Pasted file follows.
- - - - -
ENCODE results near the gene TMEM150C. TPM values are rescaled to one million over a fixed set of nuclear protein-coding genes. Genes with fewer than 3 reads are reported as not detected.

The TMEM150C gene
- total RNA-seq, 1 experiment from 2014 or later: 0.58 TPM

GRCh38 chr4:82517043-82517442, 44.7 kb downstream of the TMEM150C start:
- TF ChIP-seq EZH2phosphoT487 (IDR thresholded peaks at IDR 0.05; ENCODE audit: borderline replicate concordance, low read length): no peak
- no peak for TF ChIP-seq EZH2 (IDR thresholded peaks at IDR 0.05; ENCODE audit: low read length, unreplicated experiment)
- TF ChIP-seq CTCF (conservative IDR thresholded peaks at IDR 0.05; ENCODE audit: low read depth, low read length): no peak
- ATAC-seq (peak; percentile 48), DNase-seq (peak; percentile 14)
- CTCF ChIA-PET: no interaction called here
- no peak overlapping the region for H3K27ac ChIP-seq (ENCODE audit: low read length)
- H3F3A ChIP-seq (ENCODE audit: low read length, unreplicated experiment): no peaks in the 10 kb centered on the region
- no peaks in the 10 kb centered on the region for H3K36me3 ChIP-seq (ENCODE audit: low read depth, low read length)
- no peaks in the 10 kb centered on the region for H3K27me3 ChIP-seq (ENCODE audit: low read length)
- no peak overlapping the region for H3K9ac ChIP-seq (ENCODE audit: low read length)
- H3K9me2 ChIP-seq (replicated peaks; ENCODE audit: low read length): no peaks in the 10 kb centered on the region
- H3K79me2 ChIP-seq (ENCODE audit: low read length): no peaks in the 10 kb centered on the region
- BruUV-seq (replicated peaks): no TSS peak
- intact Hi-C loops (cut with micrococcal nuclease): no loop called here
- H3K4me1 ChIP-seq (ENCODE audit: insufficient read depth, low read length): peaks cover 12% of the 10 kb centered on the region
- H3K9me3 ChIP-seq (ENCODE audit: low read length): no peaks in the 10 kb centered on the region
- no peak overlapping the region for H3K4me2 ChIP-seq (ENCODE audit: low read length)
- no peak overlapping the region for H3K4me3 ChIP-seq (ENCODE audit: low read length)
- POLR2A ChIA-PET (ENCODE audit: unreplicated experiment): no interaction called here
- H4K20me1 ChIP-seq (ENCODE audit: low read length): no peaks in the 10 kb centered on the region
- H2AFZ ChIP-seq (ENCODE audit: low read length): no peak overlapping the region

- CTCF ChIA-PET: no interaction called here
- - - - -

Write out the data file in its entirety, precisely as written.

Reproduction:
ENCODE results near the gene TMEM150C. TPM values are rescaled to one million over a fixed set of nuclear protein-coding genes. Genes with fewer than 3 reads are reported as not detected.

The TMEM150C gene
- total RNA-seq, 1 experiment from 2014 or later: 0.58 TPM

GRCh38 chr4:82517043-82517442, 44.7 kb downstream of the TMEM150C start:
- TF ChIP-seq EZH2phosphoT487 (IDR thresholded peaks at IDR 0.05; ENCODE audit: borderline replicate concordance, low read length): no peak
- no peak for TF ChIP-seq EZH2 (IDR thresholded peaks at IDR 0.05; ENCODE audit: low read length, unreplicated experiment)
- TF ChIP-seq CTCF (conservative IDR thresholded peaks at IDR 0.05; ENCODE audit: low read depth, low read length): no peak
- ATAC-seq (peak; percentile 48), DNase-seq (peak; percentile 14)
- CTCF ChIA-PET: no interaction called here
- no peak overlapping the region for H3K27ac ChIP-seq (ENCODE audit: low read length)
- H3F3A ChIP-seq (ENCODE audit: low read length, unreplicated experiment): no peaks in the 10 kb centered on the region
- no peaks in the 10 kb centered on the region for H3K36me3 ChIP-seq (ENCODE audit: low read depth, low read length)
- no peaks in the 10 kb centered on the region for H3K27me3 ChIP-seq (ENCODE audit: low read length)
- no peak overlapping the region for H3K9ac ChIP-seq (ENCODE audit: low read length)
- H3K9me2 ChIP-seq (replicated peaks; ENCODE audit: low read length): no peaks in the 10 kb centered on the region
- H3K79me2 ChIP-seq (ENCODE audit: low read length): no peaks in the 10 kb centered on the region
- BruUV-seq (replicated peaks): no TSS peak
- intact Hi-C loops (cut with micrococcal nuclease): no loop called here
- H3K4me1 ChIP-seq (ENCODE audit: insufficient read depth, low read length): peaks cover 12% of the 10 kb centered on the region
- H3K9me3 ChIP-seq (ENCODE audit: low read length): no peaks in the 10 kb centered on the region
- no peak overlapping the region for H3K4me2 ChIP-seq (ENCODE audit: low read length)
- no peak overlapping the region for H3K4me3 ChIP-seq (ENCODE audit: low read length)
- POLR2A ChIA-PET (ENCODE audit: unreplicated experiment): no interaction called here
- H4K20me1 ChIP-seq (ENCODE audit: low read length): no peaks in the 10 kb centered on the region
- H2AFZ ChIP-seq (ENCODE audit: low read length): no peak overlapping the region

- CTCF ChIA-PET: no interaction called here